So I’m hoping you’ll engage with Gaddafi clearly within the framework imposed by the two UN Security Council resolutions — setting out specific obligations for Gaddafi as to ending the violence but also clear duties for South Africa as a principal actor in initiating and needing to enforce these resolutions. There can be none of the equivocation about the resolutions that you’ve shown when addressing diverse domestic constituencies. And given that South Africa jointly made the referral of Libya to the International Criminal Court (ICC) there can be no back-stepping as has been the case with the Darfur referral or the Kenyan indictments.
Instead, it will have to be pressed on Gaddafi that his best chances lie in negotiations with his countrymen; that the egregious violence against Libyan civilians and now reports of appalling systematic rape perpetrated by his forces must cease immediately. Gaddafi has called the world’s bluff too many times, promised ceasefires that never materialise. You’ll need to insist on credible demonstration that his forces will be called back, that their violence will stop.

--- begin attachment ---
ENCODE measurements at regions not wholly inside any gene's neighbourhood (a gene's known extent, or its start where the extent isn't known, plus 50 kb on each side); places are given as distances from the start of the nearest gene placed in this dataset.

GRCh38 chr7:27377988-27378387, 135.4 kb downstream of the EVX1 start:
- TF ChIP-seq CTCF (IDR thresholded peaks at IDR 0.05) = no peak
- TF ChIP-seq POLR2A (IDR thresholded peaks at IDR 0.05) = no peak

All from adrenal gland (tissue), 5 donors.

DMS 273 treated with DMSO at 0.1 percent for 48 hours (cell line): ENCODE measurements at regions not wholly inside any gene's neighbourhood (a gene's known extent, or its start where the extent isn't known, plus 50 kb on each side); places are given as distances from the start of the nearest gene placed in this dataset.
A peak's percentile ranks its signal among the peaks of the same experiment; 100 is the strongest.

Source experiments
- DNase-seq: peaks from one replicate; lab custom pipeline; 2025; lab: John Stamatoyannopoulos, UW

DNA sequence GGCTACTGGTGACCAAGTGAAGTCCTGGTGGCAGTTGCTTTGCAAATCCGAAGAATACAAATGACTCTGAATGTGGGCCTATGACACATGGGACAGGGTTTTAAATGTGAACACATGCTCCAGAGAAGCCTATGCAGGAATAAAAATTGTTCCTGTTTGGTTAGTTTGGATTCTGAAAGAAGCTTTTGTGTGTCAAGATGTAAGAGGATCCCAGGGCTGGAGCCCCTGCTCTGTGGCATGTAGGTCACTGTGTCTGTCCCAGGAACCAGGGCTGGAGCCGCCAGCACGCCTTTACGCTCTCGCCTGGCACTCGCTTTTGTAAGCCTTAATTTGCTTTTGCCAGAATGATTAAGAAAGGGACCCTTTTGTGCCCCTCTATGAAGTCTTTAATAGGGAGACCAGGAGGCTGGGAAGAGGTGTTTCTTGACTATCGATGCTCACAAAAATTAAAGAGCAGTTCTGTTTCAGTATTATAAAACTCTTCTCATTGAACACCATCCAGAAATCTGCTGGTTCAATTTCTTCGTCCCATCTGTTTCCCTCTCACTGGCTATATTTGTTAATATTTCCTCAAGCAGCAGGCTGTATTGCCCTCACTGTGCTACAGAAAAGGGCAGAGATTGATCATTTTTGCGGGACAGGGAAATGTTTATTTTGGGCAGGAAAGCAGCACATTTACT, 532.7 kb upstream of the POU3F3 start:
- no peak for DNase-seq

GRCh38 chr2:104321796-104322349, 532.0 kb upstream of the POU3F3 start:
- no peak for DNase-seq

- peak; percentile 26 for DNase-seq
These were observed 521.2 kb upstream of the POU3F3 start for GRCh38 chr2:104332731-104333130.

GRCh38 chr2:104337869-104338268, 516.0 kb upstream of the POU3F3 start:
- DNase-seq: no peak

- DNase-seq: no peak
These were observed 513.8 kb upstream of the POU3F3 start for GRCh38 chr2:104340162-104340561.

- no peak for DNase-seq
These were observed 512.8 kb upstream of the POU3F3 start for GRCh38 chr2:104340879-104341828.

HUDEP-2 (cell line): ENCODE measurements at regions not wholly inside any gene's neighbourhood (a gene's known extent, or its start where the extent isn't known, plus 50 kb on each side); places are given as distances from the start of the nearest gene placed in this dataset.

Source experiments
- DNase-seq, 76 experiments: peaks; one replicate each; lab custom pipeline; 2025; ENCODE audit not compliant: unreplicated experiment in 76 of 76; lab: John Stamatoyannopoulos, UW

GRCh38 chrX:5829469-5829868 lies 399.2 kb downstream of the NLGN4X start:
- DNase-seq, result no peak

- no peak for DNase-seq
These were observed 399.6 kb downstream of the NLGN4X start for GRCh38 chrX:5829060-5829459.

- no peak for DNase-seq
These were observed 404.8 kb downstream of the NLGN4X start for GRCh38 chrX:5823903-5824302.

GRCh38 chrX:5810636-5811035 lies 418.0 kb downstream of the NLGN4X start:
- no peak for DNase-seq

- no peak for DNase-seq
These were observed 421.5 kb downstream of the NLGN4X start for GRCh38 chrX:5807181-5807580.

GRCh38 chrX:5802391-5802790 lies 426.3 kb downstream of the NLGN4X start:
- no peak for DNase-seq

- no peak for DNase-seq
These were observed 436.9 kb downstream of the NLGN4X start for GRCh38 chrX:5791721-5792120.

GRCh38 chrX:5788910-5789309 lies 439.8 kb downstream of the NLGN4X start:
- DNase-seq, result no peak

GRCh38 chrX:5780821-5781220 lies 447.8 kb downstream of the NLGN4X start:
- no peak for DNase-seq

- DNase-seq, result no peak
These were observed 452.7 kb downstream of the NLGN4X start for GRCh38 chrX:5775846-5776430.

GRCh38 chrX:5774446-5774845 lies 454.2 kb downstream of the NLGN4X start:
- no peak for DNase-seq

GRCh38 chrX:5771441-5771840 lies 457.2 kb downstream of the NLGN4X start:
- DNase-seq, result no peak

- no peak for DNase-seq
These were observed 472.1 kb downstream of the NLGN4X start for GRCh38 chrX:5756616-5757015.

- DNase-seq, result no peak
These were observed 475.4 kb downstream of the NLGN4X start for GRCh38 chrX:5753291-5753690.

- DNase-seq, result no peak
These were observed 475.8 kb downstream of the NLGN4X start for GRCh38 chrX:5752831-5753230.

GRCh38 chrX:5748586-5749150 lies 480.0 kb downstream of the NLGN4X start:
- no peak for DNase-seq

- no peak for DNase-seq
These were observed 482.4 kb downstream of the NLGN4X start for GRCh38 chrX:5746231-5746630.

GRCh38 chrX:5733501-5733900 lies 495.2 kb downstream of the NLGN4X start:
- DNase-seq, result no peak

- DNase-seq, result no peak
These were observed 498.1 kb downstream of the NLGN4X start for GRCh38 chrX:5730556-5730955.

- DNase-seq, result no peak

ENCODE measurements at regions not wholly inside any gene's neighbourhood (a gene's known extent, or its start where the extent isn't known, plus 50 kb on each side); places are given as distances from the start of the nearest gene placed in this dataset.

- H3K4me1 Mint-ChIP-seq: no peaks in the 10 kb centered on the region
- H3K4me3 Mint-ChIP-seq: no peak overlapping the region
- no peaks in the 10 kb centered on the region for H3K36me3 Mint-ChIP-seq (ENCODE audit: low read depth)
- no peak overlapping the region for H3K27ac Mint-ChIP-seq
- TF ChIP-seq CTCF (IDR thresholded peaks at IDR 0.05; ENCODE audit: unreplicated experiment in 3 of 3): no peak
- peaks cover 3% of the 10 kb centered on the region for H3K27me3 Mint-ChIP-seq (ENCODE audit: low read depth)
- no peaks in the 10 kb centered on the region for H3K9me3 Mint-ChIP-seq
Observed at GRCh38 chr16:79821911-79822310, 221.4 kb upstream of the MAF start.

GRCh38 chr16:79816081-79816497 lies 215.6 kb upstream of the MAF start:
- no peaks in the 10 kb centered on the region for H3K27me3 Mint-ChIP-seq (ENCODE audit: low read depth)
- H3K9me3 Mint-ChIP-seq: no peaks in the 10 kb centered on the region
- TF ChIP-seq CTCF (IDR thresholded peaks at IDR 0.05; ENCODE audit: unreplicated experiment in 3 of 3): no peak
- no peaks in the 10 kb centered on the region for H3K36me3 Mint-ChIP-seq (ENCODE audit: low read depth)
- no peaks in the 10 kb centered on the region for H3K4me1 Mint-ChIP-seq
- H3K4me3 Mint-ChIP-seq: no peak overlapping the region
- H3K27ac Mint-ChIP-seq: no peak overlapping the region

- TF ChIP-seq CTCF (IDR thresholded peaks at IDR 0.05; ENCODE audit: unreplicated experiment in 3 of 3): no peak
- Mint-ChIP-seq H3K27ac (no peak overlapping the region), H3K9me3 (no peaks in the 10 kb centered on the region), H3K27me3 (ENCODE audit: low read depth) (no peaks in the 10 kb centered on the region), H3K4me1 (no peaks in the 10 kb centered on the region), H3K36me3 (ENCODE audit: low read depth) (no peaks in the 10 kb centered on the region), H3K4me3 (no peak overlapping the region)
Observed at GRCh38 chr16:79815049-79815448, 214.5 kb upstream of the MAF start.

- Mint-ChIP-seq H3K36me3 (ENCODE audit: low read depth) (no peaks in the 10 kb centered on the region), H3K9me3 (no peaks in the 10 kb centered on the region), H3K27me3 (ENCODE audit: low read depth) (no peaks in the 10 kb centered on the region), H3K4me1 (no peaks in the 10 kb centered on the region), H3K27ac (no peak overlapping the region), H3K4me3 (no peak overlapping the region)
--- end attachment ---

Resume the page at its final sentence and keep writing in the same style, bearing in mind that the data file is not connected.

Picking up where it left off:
Likely you’ll have David Cameron and Nicolas Sarkozy on speed-dial. Given that they’re picking up the cost of the international community’s military campaign in Libya, they’ll understand above all that a drawn-out military intervention benefits no-one. They’ll need to explain to the rebels that their rejection of negotiations until such time as Gaddafi has gone may be understandable but is not practically workable. Someone has to negotiate Gaddafi’s exit and as the international community’s options are fairly limited given the ICC referral, the rebels will need to start offering some incentives for Gaddafi’s going unless all of Libya is to be brought to its knees.
No question, it is a difficult undertaking. Can you pull it off, President Zuma? For yourself as a statesman? For us as a nation?
Nicole Fritz is the director of the Southern Africa Litigation Centre and writes in her personal capacity.